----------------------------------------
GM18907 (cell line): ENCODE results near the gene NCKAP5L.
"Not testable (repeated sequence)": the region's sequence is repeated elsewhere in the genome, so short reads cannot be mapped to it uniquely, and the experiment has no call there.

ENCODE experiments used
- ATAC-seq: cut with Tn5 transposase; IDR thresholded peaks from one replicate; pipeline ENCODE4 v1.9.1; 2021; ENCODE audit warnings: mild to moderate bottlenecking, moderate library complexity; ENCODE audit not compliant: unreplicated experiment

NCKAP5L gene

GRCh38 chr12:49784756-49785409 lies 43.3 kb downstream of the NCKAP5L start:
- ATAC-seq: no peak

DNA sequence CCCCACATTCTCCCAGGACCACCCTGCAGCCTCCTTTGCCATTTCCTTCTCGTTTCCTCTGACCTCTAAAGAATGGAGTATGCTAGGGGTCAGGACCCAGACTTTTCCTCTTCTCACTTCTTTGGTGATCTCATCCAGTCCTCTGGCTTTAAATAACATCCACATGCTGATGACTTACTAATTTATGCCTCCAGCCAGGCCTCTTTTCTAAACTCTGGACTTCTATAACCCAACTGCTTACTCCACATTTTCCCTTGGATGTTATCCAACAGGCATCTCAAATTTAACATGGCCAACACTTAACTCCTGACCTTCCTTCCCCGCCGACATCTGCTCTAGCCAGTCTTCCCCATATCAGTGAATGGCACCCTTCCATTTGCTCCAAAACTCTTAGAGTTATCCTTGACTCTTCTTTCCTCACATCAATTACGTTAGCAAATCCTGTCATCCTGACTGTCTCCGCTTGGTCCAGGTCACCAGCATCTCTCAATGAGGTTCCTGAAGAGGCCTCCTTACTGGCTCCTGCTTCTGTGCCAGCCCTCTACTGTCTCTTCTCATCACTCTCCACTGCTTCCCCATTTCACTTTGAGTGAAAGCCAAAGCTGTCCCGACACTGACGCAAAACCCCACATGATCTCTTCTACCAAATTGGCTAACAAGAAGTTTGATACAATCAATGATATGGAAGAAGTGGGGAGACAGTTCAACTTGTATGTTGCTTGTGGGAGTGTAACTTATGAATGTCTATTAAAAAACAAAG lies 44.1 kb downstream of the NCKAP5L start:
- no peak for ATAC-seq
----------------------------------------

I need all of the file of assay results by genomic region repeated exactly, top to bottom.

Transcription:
GM18907 (cell line): ENCODE results near the gene NCKAP5L.
"Not testable (repeated sequence)": the region's sequence is repeated elsewhere in the genome, so short reads cannot be mapped to it uniquely, and the experiment has no call there.

ENCODE experiments used
- ATAC-seq: cut with Tn5 transposase; IDR thresholded peaks from one replicate; pipeline ENCODE4 v1.9.1; 2021; ENCODE audit warnings: mild to moderate bottlenecking, moderate library complexity; ENCODE audit not compliant: unreplicated experiment

NCKAP5L gene

GRCh38 chr12:49784756-49785409 lies 43.3 kb downstream of the NCKAP5L start:
- ATAC-seq: no peak

DNA sequence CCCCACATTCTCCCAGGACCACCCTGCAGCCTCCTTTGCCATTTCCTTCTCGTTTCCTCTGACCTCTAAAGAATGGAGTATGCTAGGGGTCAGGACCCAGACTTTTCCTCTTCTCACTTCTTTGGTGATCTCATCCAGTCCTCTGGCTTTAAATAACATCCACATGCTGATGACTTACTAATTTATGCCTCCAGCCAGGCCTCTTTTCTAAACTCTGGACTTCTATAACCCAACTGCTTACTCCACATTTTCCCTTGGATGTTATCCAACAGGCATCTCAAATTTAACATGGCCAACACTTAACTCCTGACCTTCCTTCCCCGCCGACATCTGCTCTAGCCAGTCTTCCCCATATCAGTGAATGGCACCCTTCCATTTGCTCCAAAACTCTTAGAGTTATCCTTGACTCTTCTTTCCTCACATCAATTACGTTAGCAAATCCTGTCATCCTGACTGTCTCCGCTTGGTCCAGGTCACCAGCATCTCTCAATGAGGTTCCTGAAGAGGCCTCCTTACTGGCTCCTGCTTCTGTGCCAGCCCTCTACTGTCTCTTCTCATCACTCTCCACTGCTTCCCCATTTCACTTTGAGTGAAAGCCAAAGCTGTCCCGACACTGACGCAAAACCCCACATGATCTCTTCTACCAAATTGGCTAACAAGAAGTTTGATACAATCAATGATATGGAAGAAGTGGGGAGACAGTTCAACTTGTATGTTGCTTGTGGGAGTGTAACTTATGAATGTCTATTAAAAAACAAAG lies 44.1 kb downstream of the NCKAP5L start:
- no peak for ATAC-seq